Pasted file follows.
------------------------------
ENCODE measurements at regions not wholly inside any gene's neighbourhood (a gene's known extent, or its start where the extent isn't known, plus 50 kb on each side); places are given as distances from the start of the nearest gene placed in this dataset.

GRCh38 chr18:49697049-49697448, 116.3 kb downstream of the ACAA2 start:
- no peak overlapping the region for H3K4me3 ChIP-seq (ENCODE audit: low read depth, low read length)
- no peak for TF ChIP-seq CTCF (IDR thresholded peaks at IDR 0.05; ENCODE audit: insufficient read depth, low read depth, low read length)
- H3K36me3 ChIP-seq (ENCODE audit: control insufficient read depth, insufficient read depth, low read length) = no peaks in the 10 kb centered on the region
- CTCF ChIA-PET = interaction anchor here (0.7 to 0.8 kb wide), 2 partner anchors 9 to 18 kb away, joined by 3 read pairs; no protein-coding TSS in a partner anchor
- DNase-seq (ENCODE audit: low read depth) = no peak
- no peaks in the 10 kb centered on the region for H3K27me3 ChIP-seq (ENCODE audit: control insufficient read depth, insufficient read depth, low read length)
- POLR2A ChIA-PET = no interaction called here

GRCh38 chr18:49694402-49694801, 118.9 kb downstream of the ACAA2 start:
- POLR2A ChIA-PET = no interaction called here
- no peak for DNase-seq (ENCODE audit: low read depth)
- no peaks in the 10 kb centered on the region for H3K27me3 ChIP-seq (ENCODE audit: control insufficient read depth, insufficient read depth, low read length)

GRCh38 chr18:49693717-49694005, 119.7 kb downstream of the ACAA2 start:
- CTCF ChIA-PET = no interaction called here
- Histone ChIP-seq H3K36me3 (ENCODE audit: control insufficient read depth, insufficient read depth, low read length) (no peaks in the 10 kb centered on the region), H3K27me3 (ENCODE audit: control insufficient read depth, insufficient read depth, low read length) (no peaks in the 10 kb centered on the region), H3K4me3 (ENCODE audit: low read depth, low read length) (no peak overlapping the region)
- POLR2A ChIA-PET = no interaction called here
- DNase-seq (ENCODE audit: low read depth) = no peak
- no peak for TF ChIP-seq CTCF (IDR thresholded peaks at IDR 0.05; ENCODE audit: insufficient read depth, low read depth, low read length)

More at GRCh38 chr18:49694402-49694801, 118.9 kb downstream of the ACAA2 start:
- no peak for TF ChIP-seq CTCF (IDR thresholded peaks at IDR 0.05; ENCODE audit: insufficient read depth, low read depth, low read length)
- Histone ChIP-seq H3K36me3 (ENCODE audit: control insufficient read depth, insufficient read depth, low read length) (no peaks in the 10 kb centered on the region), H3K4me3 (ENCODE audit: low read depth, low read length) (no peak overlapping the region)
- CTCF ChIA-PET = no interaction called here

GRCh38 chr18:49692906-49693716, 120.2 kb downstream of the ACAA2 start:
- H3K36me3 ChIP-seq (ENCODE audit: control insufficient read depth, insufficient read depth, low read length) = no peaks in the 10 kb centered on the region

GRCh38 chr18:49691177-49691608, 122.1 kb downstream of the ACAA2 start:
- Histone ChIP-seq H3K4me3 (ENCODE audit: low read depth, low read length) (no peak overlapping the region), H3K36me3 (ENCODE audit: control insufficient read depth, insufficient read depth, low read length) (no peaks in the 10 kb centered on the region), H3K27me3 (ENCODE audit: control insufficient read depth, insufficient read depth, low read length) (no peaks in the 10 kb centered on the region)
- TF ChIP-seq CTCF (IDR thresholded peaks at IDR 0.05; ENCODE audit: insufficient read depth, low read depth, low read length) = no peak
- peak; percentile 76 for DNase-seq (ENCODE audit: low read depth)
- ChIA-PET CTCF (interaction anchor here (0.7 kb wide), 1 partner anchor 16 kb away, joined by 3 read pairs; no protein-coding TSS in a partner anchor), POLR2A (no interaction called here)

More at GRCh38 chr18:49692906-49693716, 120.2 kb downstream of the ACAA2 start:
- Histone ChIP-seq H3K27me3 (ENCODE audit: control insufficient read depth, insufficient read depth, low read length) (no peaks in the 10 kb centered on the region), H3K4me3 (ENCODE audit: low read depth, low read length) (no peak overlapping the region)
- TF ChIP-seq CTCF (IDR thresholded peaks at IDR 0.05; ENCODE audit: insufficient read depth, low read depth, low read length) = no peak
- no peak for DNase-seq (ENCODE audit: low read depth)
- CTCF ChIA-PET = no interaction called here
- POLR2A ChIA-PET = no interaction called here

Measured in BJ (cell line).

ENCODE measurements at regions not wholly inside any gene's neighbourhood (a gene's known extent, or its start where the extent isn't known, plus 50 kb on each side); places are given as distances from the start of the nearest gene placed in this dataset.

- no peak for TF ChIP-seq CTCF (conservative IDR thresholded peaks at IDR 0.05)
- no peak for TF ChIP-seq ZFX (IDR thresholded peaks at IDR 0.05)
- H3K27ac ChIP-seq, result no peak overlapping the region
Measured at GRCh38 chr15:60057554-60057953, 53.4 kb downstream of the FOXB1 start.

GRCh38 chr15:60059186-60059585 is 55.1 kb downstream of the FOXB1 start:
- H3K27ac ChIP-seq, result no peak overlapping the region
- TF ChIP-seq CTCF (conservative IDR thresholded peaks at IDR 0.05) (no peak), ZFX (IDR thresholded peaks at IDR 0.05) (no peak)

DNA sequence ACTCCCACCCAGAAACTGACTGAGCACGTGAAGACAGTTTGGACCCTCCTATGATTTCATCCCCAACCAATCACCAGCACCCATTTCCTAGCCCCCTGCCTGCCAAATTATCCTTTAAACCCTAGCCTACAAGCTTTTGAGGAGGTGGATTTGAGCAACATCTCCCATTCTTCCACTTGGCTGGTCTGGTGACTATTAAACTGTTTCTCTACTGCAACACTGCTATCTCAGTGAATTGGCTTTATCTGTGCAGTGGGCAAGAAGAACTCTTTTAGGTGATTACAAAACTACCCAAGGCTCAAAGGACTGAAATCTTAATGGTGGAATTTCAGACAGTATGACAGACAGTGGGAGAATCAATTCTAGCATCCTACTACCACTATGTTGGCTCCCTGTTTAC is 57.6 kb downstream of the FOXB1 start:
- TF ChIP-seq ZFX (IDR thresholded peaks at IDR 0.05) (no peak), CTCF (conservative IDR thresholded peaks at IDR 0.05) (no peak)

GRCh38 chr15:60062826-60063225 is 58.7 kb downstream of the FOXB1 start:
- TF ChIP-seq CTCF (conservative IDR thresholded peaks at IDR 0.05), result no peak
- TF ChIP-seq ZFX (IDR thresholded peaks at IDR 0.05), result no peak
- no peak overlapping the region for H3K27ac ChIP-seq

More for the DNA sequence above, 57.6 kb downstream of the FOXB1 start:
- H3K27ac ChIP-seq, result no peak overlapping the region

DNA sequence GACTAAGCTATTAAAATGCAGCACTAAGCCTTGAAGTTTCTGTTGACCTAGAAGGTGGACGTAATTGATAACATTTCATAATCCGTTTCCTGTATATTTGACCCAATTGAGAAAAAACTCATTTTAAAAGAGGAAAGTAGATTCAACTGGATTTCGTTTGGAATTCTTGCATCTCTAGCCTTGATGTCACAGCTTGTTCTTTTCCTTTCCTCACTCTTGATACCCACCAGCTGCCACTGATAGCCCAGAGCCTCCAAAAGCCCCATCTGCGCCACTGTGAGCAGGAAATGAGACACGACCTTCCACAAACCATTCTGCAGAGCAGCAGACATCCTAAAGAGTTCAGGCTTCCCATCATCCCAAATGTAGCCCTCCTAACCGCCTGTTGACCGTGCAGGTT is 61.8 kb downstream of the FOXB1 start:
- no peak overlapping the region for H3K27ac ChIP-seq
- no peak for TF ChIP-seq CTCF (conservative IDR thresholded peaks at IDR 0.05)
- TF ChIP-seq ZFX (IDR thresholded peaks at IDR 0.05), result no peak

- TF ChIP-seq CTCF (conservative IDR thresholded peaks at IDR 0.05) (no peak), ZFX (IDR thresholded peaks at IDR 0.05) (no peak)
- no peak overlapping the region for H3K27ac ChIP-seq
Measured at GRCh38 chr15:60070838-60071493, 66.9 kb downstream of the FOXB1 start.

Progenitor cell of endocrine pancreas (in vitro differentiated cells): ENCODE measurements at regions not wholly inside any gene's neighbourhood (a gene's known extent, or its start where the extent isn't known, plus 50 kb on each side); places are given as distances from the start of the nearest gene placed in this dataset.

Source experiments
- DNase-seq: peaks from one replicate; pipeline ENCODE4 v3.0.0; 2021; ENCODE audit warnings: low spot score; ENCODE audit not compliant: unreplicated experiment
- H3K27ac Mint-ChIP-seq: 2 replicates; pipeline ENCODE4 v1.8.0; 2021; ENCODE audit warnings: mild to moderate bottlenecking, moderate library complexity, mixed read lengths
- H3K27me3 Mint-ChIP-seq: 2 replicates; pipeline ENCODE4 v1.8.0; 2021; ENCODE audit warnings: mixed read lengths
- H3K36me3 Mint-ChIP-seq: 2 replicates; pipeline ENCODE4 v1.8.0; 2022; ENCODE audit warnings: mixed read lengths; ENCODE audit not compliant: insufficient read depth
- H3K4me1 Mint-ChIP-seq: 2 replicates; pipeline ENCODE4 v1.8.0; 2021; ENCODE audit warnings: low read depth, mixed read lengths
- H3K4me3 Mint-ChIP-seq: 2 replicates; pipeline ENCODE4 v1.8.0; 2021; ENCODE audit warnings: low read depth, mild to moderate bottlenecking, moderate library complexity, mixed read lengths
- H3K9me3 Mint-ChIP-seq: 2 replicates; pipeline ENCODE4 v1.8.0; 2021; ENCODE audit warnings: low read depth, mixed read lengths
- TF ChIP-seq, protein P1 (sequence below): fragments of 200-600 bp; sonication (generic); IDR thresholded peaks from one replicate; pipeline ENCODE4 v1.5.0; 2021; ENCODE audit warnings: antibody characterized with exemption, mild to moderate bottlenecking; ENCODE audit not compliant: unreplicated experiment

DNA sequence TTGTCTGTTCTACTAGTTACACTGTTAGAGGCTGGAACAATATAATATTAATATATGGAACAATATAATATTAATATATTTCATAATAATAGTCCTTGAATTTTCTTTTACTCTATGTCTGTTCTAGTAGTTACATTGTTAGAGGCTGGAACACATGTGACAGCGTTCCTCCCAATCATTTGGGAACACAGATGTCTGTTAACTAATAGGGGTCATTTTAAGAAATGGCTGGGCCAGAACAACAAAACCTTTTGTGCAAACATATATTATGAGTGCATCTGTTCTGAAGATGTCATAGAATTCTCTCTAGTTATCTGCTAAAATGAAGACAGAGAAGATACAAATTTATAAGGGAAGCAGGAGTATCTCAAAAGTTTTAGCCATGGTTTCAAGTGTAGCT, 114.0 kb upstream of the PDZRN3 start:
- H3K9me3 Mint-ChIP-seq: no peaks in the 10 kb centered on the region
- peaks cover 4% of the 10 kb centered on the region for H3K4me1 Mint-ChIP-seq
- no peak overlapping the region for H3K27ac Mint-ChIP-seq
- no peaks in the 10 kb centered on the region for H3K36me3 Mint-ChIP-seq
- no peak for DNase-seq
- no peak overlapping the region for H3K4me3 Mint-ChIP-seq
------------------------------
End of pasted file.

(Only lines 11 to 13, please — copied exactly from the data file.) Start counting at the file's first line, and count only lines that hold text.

- POLR2A ChIA-PET = no interaction called here
- no peak for DNase-seq (ENCODE audit: low read depth)
- no peaks in the 10 kb centered on the region for H3K27me3 ChIP-seq (ENCODE audit: control insufficient read depth, insufficient read depth, low read length)